If we reinforce our children’s positive and respectful behaviour and eliminate disrespect by immediately calling attention to it so as to discourage it, we are helping to develop the moral intelligence of our children. This will improve their ability to be able to apply critical analysis to television, films and music whose content is increasing in the portrayal of disrespectful behaviour. It is true that we can’t change society, but it’s also true that we can be a powerful influence in our little corner of it.
God, our Father, we ask that the love You have for us, be evident in the love we have for our children. Amen.
Deano Yipidee Visit
Y4 Australia Zoo
SETP Interview Day
K-6 Book Week Parade
Year 12 Headspace for schools
Year 5/6 Spirituality Day
Principals Afternoon Tea
Senior Production – Love & Information
Junior Gala Day
Year 8 Retreat
Fathers Day Event
Year 12 Formal
Head of School - Primary – Mr Russell Davey
As most of our parents and carers would be aware, we strive at Xavier to ensure we are a welcoming community. We value the health and happiness of each child and will do our best each end every day to ensure students are not only progressing in their learning but also learning to be good people. We talk a lot about developing the children in our care to be citizens who strive to achieve their personal best and aspire to make a difference in the world.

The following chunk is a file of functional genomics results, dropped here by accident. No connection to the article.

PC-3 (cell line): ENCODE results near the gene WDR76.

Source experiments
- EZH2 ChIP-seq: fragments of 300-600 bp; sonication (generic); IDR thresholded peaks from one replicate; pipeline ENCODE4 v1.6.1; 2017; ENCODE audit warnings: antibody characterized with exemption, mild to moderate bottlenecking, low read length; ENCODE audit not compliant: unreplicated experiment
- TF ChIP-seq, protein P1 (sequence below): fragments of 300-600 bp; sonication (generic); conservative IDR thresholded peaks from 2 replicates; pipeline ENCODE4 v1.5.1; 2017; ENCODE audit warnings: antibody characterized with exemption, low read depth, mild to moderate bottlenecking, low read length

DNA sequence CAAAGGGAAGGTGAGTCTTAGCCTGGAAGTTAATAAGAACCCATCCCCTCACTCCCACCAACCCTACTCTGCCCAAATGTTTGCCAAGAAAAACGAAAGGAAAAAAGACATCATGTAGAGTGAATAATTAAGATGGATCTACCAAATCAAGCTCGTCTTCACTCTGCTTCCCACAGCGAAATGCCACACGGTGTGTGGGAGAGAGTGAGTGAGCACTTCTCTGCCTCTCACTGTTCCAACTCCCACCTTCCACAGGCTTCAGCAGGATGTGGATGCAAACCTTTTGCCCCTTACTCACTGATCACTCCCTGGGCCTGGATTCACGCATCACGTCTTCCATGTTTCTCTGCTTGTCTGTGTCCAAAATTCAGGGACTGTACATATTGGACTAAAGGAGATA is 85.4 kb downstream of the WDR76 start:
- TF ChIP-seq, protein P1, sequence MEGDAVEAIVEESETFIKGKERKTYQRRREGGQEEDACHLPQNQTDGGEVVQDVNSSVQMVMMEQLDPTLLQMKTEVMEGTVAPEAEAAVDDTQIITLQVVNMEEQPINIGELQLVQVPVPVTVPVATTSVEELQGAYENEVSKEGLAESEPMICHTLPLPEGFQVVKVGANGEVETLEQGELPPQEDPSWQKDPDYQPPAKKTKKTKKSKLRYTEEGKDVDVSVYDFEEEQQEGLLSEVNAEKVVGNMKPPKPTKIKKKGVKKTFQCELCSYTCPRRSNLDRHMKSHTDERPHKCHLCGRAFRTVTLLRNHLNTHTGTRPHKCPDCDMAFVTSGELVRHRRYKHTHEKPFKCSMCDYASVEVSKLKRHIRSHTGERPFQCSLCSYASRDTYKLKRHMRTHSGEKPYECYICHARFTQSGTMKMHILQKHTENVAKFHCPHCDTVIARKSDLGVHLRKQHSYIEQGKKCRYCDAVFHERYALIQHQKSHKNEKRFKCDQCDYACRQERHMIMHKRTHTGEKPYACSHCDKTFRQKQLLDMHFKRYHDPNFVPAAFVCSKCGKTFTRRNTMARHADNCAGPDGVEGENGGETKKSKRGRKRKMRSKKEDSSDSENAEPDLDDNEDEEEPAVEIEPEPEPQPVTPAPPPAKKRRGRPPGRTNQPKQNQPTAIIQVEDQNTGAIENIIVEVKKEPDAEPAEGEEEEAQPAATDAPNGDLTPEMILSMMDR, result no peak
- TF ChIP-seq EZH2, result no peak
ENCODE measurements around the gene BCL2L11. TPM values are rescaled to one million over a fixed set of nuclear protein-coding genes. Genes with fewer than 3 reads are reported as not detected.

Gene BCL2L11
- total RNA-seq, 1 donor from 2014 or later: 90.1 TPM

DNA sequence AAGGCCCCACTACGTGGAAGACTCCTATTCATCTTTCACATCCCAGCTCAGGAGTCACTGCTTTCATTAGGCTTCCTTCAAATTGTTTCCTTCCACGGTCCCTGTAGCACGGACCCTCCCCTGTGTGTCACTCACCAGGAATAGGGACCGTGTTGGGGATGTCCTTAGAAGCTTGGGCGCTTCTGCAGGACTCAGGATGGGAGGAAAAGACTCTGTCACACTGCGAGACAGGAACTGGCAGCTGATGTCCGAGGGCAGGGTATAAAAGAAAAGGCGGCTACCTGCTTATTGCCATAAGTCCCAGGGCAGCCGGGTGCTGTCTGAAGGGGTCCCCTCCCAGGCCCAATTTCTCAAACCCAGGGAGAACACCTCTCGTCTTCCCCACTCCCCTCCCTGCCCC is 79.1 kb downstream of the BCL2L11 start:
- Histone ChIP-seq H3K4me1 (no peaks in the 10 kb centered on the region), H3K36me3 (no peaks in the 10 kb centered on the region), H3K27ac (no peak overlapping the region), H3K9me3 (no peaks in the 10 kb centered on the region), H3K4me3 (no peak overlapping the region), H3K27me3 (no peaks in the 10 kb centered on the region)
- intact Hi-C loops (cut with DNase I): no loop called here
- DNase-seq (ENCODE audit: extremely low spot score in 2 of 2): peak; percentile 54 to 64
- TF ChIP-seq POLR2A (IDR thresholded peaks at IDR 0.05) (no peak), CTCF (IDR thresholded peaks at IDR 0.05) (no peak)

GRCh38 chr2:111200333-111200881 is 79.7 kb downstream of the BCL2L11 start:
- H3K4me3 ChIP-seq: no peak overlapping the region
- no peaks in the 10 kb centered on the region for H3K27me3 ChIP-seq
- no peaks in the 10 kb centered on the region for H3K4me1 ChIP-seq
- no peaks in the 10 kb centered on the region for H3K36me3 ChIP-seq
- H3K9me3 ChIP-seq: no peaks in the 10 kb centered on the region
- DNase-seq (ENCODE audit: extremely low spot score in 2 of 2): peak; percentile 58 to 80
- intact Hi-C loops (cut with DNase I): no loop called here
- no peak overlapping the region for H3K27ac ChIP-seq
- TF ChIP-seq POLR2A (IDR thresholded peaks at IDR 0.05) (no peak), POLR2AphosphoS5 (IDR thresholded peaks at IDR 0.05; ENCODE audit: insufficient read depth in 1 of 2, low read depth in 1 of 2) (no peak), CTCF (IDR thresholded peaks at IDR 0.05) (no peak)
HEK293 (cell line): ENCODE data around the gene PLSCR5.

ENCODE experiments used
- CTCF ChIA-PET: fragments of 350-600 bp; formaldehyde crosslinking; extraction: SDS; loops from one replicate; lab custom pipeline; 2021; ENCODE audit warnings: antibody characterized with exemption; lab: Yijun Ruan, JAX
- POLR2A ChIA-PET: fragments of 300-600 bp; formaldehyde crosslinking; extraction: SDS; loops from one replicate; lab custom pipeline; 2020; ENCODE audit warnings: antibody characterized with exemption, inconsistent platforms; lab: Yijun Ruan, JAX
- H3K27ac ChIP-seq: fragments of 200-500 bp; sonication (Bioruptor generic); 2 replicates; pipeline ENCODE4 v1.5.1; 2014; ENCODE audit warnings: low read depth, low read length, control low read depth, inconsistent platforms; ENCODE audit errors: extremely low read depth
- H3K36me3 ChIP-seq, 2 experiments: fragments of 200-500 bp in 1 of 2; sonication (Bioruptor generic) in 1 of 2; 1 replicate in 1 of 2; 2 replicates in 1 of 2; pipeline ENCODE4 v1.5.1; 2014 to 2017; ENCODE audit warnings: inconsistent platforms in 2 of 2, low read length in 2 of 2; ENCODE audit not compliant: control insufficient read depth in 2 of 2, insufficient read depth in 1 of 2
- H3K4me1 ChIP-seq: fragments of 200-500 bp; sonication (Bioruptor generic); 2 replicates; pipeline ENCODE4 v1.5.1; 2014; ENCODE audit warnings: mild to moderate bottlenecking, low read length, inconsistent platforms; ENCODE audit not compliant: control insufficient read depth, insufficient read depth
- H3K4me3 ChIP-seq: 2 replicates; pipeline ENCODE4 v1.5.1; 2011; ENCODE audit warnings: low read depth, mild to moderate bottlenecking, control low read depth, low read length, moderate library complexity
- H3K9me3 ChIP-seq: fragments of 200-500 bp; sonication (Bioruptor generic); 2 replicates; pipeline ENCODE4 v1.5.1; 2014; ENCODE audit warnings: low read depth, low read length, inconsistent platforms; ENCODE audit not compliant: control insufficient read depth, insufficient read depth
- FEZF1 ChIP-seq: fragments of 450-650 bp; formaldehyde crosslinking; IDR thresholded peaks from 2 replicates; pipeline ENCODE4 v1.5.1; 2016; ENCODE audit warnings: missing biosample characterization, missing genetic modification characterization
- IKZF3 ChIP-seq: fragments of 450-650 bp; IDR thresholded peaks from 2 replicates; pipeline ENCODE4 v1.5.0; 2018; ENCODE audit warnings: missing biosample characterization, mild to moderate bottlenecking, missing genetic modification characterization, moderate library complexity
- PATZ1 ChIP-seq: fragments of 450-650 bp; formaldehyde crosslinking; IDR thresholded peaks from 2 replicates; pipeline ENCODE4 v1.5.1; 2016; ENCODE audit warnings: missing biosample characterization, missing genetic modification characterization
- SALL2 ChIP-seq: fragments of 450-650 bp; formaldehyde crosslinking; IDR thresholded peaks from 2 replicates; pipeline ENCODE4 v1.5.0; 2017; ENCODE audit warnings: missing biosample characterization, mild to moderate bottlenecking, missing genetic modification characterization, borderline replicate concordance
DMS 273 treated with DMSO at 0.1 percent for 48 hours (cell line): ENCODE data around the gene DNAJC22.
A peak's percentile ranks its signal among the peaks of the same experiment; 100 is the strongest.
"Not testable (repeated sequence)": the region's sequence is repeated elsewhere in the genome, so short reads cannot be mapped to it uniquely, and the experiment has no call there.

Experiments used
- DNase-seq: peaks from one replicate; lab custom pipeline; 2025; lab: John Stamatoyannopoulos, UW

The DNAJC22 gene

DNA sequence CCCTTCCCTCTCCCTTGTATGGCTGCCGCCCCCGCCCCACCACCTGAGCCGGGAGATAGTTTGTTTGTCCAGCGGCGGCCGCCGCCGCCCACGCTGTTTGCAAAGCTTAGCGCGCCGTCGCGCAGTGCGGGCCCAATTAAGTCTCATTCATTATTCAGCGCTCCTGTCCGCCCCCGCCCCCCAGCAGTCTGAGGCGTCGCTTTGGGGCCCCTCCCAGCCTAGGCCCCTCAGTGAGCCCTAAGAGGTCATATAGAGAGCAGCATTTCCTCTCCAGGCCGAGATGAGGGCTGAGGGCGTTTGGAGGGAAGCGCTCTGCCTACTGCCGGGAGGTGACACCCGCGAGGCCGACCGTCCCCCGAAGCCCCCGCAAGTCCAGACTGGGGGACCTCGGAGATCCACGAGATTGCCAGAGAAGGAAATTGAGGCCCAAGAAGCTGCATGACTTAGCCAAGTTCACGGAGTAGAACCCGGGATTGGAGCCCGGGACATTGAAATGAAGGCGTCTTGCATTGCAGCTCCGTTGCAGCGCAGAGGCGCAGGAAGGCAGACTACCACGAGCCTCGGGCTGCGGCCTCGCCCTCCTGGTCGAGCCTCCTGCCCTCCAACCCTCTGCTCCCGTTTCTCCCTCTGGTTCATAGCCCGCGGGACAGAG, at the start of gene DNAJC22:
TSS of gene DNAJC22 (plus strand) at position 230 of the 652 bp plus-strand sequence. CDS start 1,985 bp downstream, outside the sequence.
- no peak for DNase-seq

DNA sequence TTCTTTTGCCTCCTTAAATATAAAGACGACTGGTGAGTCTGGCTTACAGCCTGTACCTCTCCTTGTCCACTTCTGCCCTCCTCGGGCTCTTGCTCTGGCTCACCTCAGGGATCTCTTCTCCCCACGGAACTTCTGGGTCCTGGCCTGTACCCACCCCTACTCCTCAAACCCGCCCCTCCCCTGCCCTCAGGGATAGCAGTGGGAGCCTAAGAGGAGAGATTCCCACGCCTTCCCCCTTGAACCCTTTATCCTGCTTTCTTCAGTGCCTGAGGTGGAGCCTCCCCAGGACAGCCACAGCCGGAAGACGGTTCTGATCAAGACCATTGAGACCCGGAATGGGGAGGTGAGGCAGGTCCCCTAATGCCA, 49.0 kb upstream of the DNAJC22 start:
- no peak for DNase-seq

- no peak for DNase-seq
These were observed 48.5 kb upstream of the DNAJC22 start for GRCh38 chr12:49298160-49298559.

Achieving this goal is only possible when there is strong working relationship between school and home. One of the key markers of this relationship is consistent student attendance. Not only does consistent attendance ensure that students are given every possible chance to learn, it also ensures that the relationship between child and the wider school community is positive. School attendance matters. It is arguably one of the most important indicators of school success.
You cannot learn what you are not there to learn. Students who attend school regularly improve their chances of being academically successful. There are obvious exceptions to both sides of the rule. There are a few students deemed academically successful who also have attendance issues and a few students who struggle academically who are always present. However, in most cases, strong attendance correlates with success outcomes at school, and poor attendance correlates with academic and social struggles. Regular school attendance will mean that your child gets a better chance at life. Your child will achieve better when they go to school all day, every school day:
they learn better
they make friends
they are happier
they have a brighter future.
It is also important that we acknowledge the statistics which are highlighted by consistent student absence. As a standalone event the impact of student absence can seem trivial. However, when we reflect on the combined impact of regular absence the story is quite different. Did you know?
1 day per fortnight